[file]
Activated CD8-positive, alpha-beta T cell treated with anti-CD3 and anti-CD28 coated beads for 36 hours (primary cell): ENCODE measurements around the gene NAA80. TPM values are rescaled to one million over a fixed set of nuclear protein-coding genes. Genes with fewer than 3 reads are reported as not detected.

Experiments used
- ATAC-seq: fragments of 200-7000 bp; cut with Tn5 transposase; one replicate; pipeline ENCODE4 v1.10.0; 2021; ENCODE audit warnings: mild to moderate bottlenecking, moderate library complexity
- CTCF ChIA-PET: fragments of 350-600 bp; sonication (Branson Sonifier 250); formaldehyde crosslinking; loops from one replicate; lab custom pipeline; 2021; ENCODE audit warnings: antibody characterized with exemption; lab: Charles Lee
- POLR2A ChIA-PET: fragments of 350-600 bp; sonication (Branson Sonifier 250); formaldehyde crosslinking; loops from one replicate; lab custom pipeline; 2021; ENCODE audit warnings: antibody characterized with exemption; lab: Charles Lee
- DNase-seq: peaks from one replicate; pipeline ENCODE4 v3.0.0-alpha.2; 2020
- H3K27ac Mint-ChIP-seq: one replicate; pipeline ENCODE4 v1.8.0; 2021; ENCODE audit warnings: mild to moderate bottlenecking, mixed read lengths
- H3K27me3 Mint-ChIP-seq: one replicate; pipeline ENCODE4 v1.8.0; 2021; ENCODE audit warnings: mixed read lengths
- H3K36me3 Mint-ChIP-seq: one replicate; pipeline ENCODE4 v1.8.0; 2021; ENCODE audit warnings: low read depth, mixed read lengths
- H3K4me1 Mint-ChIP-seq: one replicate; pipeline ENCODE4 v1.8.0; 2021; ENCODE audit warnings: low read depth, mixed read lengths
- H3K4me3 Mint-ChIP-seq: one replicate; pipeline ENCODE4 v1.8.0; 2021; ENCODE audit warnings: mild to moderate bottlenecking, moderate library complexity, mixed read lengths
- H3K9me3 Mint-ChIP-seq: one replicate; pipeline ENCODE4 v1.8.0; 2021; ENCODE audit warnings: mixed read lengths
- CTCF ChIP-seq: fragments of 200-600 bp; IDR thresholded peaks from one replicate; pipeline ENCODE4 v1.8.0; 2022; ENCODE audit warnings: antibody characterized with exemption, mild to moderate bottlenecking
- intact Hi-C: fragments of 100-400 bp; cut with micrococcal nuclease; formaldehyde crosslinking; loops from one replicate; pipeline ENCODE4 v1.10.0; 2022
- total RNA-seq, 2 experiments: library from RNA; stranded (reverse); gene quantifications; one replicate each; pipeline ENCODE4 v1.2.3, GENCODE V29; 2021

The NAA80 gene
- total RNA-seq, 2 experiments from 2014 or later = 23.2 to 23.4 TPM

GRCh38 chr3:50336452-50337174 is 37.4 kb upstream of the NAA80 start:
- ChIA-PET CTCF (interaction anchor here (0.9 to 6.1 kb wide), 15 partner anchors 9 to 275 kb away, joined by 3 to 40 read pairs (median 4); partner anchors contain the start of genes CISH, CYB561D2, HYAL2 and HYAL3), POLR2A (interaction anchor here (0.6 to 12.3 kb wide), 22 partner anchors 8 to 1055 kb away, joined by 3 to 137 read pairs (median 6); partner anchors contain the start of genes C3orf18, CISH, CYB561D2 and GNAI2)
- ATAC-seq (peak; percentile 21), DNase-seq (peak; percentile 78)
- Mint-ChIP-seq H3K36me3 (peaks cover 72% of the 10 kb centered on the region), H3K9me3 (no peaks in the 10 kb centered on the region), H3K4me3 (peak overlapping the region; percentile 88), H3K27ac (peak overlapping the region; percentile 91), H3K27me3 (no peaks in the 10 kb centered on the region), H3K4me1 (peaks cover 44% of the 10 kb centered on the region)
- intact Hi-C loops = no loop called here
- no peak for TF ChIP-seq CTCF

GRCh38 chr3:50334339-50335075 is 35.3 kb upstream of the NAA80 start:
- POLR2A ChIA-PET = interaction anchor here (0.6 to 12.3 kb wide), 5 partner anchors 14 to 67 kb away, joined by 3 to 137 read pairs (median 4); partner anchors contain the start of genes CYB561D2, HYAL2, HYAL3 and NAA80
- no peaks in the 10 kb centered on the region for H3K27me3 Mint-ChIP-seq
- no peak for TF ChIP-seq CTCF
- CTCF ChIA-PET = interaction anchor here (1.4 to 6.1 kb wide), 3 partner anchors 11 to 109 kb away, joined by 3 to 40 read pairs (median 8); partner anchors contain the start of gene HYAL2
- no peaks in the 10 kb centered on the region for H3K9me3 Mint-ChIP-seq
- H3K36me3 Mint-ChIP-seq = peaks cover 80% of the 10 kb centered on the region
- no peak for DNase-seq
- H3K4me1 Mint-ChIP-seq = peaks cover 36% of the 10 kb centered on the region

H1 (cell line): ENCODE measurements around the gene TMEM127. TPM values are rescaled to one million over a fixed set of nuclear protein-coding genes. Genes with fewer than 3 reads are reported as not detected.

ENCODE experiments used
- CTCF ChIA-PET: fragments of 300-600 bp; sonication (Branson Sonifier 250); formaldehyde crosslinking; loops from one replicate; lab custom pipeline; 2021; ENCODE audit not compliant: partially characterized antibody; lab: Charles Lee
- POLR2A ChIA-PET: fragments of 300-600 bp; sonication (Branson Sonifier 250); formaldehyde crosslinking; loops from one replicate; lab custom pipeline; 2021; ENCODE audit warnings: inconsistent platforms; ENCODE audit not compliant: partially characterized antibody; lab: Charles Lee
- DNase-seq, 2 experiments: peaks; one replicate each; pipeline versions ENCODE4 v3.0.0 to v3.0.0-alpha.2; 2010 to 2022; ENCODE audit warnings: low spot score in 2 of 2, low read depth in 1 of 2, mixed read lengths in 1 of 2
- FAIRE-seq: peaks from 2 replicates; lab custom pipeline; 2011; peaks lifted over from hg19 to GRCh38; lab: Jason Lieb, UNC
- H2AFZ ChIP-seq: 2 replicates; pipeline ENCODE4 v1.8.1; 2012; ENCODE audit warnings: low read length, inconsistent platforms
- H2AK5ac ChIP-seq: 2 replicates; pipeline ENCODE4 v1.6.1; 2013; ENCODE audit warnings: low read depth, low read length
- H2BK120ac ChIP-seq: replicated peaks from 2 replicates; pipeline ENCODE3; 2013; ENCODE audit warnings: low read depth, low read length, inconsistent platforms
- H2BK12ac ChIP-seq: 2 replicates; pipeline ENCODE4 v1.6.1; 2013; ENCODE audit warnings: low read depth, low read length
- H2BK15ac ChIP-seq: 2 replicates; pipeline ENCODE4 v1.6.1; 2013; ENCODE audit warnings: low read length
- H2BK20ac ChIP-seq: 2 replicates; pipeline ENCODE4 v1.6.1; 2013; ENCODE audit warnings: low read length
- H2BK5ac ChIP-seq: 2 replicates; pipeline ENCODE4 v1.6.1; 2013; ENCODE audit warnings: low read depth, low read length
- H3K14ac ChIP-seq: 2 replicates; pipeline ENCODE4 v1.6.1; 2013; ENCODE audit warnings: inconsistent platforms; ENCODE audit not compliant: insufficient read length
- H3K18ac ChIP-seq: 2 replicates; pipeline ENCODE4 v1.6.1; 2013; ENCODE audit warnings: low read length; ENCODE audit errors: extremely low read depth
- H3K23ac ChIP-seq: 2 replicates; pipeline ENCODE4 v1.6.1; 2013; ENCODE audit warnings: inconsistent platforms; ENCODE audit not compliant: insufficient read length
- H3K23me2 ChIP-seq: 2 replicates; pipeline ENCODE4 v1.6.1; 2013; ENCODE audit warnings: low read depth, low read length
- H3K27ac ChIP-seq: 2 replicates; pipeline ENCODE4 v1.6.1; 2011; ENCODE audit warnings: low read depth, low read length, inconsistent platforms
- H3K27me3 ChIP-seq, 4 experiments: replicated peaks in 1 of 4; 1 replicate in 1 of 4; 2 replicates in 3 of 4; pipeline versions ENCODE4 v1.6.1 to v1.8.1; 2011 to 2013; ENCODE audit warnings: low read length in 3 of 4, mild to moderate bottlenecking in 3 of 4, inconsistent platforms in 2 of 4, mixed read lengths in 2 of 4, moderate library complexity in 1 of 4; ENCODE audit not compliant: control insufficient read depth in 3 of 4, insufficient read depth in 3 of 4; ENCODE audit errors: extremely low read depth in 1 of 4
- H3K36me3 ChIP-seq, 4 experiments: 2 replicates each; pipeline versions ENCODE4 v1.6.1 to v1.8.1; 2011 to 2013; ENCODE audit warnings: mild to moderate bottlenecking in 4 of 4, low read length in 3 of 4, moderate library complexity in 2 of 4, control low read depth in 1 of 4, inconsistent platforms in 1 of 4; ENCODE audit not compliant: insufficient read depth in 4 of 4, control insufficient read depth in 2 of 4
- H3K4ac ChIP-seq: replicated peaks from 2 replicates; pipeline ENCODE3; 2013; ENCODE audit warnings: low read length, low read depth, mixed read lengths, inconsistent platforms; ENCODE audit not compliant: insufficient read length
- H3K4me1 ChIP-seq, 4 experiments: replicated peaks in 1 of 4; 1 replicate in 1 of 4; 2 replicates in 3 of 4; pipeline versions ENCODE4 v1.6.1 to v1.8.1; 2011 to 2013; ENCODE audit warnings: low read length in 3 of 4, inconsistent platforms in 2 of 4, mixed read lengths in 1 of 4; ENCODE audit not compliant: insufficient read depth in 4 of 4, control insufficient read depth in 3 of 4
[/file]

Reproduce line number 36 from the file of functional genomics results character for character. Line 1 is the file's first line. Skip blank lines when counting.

- POLR2A ChIA-PET: fragments of 300-600 bp; sonication (Branson Sonifier 250); formaldehyde crosslinking; loops from one replicate; lab custom pipeline; 2021; ENCODE audit warnings: inconsistent platforms; ENCODE audit not compliant: partially characterized antibody; lab: Charles Lee